The second head of discipline involves the grievor’s departure from work without authorization on March 9, 2009. The evidence discloses that on that date the grievor was served with notice of the ten demerits which are the subject of the grievance just considered. He also learned of the death of a co-worker as a result of a working accident, an event which obviously had a profound impact on him. It appears that the grievor commenced his tour of duty in the normal way. According to his account, after some two hours of work he felt himself no longer fit to operate by reason of personal stress. It appears that he then gathered his personal effects and advised his two co-workers that he was leaving. According to his account he asked one of them, Mr. Charron, to relate the situation to his supervisor. It would appear that after the grievor’s departure the two employees did communicate with the trainmaster to tell him that the grievor had left the premises.


            It would appear that the grievor was not on the best terms with Trainmaster De Felice. Notwithstanding that, however, as an employee on duty he is clearly under an obligation to communicate directly with an appropriate supervisor to, at a minimum, advise that he felt himself no longer fit to work and would be leaving. It is simply not open to a person in the position of Mr. Beaudoin to summarily leave the premises without any notice to his superiors in circumstances which obviously bring the work which he and his crew were performing to a complete halt. As the Company’s brief puts it, while it can appreciate the grievor’s sadness at hearing about his colleague’s passing, the facts do not justify his abandoning his assignment without seeking proper authorization. In the result, I am satisfied that the grievor did render himself subject to discipline for his departure from work on March 9, 2009.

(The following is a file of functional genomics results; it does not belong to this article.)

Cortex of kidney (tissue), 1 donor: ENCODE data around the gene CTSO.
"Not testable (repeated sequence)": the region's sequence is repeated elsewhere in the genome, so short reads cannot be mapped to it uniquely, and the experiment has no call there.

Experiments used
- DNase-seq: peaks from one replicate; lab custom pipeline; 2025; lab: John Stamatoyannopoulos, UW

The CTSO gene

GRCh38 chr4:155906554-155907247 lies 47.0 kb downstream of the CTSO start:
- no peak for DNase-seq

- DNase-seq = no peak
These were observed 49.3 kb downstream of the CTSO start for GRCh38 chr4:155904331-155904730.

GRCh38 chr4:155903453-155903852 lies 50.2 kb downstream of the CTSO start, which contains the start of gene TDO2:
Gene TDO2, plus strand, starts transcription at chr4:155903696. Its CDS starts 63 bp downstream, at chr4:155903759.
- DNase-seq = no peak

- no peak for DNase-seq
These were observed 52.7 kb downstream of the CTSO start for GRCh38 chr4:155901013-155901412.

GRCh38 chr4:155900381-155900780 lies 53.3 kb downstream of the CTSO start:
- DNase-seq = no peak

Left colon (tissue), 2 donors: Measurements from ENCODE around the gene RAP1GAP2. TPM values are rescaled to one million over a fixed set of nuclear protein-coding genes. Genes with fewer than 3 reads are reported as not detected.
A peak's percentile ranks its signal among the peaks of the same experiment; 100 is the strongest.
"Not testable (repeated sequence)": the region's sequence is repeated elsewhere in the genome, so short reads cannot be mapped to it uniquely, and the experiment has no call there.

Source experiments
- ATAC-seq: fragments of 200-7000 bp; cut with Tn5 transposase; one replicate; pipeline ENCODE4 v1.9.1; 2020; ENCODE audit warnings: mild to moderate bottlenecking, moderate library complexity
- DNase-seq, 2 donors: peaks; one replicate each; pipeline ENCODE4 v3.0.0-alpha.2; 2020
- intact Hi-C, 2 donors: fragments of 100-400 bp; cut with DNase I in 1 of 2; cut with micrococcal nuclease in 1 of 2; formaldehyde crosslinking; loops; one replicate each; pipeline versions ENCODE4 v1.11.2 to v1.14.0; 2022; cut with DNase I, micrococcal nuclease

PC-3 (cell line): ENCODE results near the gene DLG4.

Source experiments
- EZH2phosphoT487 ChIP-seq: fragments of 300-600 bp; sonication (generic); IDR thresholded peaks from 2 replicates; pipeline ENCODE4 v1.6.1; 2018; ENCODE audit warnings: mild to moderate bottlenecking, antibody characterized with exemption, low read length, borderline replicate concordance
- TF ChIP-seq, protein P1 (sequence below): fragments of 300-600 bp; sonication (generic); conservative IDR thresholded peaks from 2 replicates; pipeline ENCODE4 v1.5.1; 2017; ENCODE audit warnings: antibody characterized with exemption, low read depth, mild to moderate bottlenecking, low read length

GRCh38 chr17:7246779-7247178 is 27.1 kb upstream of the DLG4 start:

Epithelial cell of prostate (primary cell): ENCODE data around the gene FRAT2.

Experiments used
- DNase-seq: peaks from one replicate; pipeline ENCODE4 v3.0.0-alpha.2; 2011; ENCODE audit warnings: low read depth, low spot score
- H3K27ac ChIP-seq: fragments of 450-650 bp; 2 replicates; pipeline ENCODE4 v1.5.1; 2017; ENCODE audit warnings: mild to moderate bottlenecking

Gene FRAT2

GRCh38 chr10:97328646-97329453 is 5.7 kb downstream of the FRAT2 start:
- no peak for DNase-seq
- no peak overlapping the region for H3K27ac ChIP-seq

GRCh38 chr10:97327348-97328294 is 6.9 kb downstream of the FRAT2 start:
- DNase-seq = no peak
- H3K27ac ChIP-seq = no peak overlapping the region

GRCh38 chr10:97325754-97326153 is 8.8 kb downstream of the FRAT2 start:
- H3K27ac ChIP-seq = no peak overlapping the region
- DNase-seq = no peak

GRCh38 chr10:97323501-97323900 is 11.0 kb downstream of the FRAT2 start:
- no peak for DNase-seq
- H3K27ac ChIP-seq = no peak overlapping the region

The grievor is an employee of twenty-nine years of service. He has received discipline over the years, and his record stood at forty active demerits at the time of the two incidents here under consideration. Given the Arbitrator’s ruling on the first issue, in fact he would have stood at forty demerits at the time the twenty demerits were assessed against him for leaving work without authorization. In my view a substitution of penalty is appropriate. Given the longevity of the grievor’s service, while accepting that the abandonment of his post was a serious infraction, I am satisfied that the reinstatement of the grievor subject to a lengthy suspension is appropriate.


            The grievance is therefore allowed, in part. The Arbitrator directs that the grievor be reinstated into his employment forthwith without loss of seniority and without compensation for any wages and benefits lost. The demerits assessed against him shall be removed from his record and his disciplinary record shall stand at forty demerits.


September 20, 2010                                                           (original signed by) MICHEL G. PICHER